You know how it happens. Your doorbell rings at the least convenient time imaginable, and there are the Jehovah’s Witnesses (JWs), wanting to talk about the future of the world.
Do you pretend not to be in? Do you say, ‘No thank you, I’m a Christian’? Or do you welcome it as a God-given opportunity to share the gospel with lost sinners? This book will encourage you to try and reach the ‘forgotten mission field’ (p.107) that’s literally on your doorstep.
As a former member of the movement — or better, cult — Tony Brown offers valuable insights into the JWs’ mindset, terminology, practices, and techniques. He brings out the sinister influence which the Watch Tower Bible and Tract Society exercises over its adherents. Because of its claims to be the world’s only custodian of the true gospel and the only valid interpreter of Scripture, they must give it their total allegiance if they want any chance of receiving everlasting life.
A potted history of the organisation covers its foundation by Charles Taze Russell in 1881 and its massive expansion after the Second World War. Attention is drawn to its impressive back catalogue of failed prophecies concerning the date of Christ’s return, the resurrection of believers, and the Battle of Armageddon.
The majority of the book is used to address eight key areas where JWs have departed from orthodox Christianity: the name of God, the deity of Christ, the Person of the Holy Spirit, the doctrine of the Trinity, the way of salvation, the age to come, the resurrection of Christ, and the translation of the Scriptures.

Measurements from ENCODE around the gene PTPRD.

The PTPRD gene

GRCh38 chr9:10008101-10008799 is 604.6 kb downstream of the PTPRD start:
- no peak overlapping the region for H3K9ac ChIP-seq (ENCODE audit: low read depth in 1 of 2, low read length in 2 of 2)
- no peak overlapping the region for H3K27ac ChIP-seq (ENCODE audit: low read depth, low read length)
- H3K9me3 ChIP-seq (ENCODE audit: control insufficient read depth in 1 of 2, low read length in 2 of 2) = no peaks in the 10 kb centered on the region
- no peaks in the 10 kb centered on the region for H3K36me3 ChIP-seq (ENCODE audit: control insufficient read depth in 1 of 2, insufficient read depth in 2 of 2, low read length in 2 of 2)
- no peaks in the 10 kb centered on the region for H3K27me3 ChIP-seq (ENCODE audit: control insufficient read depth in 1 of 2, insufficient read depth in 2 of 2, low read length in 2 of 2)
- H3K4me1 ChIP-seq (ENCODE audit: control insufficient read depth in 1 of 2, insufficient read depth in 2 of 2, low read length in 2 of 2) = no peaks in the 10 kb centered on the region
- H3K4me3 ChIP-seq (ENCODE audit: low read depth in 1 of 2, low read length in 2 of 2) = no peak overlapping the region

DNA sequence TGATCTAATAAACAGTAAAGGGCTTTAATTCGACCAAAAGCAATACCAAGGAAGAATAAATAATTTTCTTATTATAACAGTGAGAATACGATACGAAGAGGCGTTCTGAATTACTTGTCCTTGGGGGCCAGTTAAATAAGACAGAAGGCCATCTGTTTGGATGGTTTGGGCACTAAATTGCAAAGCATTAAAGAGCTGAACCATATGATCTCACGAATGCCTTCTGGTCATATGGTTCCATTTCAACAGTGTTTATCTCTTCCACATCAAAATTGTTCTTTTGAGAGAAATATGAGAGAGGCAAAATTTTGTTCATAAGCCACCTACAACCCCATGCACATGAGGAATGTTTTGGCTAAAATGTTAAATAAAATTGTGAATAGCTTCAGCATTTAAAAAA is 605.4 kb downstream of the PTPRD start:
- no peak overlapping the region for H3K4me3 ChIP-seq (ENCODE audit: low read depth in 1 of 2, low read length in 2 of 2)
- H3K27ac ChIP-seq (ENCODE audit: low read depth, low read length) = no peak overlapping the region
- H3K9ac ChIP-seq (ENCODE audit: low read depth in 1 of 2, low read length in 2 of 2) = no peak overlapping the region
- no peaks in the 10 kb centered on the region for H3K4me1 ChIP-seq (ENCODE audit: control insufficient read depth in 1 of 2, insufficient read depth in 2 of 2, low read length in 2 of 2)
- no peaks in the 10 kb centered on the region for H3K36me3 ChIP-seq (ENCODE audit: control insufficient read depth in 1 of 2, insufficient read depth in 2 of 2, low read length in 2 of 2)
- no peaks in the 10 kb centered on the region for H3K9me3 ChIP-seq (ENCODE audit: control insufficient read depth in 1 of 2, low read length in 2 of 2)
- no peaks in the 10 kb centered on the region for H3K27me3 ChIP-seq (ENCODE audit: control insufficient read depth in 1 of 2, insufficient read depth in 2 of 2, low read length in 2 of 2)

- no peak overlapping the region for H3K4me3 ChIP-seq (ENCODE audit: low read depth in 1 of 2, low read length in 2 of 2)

As well as describing the JWs’ teachings, the author provides advice on how to handle these topics in conversation: questions to ask, passages to turn to, illustrations to use, and simple ways of explaining the true, biblical doctrine. If they’re taken to heart and remembered, these tips should give the believer a little more confidence next time the door is knocked on a Saturday morning.
Brown maintains that, as well as being able to explain and defend the truth, those who want to lead JWs to the Lord will need ‘CPR’ (p.101): care, prayer, and resolve. Christians with the required maturity should be ready to spend time with them and show a loving concern for their souls — which is more important than winning every argument. He recommends giving personal testimony to your relationship with God and your assurance of salvation through Christ. ‘You have what they are searching for, so do not keep it to yourself’ (p.104).
Sharing the Gospel with a Jehovah’s Witness is a short and simple primer on the subject, which can be read in one or two sittings. There is much that isn’t covered, but it provides a good starting point which should embolden the Lord’s people ‘to get from behind the sofa and open the door’ (p.3).